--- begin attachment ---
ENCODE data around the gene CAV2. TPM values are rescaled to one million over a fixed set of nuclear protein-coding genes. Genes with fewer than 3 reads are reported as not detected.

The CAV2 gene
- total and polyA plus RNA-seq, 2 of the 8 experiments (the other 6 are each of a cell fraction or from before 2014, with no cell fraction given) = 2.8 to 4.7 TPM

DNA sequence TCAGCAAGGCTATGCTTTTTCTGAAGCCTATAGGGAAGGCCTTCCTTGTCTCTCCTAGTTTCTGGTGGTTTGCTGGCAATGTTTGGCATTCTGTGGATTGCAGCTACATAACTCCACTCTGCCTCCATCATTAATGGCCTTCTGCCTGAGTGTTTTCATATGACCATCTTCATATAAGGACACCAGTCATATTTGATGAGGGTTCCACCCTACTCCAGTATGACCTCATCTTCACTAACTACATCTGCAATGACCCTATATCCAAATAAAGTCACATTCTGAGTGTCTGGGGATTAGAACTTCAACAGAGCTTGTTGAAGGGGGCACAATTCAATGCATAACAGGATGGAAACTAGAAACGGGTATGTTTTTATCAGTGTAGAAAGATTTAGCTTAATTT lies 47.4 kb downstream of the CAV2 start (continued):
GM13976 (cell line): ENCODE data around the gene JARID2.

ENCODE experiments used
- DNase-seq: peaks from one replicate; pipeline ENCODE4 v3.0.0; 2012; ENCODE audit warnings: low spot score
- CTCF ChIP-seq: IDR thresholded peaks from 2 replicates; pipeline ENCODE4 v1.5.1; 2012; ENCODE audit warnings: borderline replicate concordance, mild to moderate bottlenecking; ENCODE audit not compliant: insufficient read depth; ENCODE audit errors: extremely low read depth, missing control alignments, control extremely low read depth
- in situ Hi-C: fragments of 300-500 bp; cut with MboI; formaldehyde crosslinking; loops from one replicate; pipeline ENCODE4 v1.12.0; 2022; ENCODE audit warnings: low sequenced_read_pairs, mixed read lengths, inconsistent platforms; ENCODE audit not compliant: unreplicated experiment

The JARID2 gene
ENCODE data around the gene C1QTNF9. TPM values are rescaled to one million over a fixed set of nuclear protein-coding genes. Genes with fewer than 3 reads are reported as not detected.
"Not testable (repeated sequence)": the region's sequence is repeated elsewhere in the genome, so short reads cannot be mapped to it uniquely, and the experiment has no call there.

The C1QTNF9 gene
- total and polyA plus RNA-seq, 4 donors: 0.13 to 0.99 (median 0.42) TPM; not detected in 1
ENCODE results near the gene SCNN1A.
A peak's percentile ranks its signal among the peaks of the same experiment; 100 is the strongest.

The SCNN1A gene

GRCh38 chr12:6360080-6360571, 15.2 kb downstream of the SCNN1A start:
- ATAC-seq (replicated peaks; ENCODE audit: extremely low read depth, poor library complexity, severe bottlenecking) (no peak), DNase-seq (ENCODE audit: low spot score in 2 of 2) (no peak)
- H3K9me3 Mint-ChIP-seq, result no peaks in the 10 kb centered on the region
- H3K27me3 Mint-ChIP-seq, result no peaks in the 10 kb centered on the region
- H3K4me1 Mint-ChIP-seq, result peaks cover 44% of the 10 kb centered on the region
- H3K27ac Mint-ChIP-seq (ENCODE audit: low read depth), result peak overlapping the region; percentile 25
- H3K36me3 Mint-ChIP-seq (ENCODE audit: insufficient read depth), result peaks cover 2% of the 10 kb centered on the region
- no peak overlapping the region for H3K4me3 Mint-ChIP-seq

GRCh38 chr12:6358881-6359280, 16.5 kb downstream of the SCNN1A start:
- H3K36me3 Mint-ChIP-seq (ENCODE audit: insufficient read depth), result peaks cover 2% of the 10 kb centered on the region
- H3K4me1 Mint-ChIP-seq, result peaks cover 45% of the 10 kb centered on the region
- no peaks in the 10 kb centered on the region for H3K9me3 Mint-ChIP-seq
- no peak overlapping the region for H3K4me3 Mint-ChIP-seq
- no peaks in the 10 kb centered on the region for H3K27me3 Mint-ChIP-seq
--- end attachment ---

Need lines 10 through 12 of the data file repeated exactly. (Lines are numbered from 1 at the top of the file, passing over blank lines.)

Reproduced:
The JARID2 gene
ENCODE data around the gene C1QTNF9. TPM values are rescaled to one million over a fixed set of nuclear protein-coding genes. Genes with fewer than 3 reads are reported as not detected.
"Not testable (repeated sequence)": the region's sequence is repeated elsewhere in the genome, so short reads cannot be mapped to it uniquely, and the experiment has no call there.